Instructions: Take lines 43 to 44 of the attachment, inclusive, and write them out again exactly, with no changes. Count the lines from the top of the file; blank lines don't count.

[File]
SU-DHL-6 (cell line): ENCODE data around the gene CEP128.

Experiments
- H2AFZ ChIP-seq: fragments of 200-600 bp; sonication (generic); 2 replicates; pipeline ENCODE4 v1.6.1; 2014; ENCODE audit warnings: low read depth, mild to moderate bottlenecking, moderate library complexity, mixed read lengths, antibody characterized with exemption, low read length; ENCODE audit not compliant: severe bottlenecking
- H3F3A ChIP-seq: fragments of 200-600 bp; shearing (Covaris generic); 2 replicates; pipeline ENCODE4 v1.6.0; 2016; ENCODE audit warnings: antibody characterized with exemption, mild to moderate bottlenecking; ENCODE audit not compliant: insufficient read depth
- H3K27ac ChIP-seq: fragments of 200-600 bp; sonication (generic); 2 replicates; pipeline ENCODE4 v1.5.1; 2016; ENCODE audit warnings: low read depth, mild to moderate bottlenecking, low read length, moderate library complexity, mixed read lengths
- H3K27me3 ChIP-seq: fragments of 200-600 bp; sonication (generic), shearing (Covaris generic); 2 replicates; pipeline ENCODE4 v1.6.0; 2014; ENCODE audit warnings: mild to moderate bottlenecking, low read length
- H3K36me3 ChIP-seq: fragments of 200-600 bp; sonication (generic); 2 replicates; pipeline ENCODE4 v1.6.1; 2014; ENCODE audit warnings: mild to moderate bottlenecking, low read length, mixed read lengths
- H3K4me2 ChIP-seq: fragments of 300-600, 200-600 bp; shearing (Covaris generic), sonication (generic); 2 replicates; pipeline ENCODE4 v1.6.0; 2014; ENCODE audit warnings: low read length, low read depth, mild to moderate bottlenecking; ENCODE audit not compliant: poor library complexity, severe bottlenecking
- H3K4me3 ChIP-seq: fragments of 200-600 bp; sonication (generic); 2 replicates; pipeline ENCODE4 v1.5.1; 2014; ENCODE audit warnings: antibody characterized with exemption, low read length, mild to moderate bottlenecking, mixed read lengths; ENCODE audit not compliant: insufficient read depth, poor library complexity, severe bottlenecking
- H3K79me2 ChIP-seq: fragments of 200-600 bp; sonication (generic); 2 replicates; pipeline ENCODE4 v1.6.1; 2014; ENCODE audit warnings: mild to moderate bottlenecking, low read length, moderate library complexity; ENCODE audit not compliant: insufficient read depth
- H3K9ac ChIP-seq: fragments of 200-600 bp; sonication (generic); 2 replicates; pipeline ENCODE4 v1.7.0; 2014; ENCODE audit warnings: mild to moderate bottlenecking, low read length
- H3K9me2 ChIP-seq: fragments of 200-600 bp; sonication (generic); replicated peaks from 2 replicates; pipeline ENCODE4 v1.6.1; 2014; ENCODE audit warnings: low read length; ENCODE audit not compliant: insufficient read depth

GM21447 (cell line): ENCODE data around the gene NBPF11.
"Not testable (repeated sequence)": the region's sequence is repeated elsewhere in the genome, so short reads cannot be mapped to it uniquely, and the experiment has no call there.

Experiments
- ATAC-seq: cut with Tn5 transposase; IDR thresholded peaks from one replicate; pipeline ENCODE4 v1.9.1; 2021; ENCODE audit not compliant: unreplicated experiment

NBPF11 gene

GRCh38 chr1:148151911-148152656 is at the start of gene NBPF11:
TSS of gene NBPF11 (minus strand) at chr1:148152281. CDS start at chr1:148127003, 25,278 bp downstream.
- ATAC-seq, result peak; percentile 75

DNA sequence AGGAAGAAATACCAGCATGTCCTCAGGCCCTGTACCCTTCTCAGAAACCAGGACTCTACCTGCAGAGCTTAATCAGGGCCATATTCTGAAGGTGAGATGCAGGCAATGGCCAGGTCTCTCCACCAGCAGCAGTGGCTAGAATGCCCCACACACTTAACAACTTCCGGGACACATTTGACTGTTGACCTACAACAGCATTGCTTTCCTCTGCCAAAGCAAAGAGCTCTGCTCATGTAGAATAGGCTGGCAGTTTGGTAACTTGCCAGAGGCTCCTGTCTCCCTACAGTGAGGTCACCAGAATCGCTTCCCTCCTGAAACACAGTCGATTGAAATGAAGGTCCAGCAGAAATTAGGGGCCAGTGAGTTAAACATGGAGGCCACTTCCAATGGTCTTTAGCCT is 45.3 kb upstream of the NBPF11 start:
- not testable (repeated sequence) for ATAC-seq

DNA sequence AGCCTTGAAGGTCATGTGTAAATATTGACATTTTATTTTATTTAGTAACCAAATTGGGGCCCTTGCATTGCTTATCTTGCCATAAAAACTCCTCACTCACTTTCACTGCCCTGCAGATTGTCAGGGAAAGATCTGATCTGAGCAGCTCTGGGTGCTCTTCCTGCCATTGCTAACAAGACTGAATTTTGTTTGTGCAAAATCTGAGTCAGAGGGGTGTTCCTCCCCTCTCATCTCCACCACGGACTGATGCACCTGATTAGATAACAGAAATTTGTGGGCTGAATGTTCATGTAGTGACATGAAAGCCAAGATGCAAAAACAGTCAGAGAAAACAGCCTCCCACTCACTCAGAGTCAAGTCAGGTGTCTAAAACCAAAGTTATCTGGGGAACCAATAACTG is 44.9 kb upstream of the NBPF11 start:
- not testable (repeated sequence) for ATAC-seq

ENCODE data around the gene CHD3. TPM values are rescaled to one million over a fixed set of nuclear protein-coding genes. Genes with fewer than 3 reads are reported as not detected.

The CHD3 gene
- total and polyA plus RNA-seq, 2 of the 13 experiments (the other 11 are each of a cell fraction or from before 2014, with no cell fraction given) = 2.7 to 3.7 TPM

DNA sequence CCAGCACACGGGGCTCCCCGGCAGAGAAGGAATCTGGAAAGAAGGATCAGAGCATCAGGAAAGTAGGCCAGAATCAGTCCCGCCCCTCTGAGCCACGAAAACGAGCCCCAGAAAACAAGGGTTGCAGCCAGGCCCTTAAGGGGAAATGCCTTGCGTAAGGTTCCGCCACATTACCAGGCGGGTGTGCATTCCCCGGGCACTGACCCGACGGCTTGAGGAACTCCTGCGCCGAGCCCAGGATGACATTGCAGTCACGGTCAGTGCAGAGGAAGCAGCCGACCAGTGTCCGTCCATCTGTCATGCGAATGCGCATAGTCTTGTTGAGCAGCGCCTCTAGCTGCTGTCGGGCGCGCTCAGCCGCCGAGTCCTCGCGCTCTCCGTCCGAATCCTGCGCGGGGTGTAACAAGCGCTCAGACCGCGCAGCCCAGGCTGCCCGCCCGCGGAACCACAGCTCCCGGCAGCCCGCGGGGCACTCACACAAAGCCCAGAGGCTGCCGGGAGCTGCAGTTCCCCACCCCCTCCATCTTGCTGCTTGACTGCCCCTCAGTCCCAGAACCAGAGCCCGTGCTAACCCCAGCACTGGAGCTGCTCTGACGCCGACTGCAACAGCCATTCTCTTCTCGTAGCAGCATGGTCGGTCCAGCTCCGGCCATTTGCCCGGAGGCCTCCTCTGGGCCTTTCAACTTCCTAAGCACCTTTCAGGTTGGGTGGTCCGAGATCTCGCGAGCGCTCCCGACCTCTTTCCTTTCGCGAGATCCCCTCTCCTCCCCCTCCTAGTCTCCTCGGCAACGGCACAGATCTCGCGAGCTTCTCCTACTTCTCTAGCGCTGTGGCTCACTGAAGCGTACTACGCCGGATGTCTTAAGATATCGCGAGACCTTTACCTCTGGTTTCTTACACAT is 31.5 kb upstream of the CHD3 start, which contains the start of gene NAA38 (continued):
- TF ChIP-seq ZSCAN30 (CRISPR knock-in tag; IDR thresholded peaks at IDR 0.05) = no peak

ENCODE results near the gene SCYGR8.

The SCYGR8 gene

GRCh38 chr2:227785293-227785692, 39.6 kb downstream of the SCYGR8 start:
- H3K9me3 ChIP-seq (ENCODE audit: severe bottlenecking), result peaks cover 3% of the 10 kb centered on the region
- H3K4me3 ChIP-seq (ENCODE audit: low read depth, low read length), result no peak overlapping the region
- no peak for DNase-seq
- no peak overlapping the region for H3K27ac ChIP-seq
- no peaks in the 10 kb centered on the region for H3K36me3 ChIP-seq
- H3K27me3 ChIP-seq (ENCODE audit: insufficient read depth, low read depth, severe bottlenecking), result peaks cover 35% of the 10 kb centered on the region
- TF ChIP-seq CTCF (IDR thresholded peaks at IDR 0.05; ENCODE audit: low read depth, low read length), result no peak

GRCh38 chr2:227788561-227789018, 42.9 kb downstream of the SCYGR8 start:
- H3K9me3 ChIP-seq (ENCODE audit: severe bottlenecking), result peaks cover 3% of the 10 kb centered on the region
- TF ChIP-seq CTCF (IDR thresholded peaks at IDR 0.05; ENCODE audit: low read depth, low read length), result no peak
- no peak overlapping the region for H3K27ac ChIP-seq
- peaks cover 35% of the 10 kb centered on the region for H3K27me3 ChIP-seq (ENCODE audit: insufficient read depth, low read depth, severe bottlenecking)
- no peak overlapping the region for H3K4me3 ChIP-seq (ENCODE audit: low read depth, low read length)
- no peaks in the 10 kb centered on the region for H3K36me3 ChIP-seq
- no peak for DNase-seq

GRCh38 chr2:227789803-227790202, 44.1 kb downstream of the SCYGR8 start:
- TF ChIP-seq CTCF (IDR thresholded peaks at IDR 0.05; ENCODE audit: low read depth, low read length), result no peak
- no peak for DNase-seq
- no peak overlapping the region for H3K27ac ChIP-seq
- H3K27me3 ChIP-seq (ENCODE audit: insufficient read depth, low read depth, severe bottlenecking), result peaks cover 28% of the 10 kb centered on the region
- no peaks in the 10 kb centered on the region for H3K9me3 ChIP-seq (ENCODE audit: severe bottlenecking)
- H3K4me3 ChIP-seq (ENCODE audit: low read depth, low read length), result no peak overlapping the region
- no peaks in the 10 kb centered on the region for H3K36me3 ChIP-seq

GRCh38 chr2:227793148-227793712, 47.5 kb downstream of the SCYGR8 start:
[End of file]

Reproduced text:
- no peak overlapping the region for H3K27ac ChIP-seq
- peaks cover 35% of the 10 kb centered on the region for H3K27me3 ChIP-seq (ENCODE audit: insufficient read depth, low read depth, severe bottlenecking)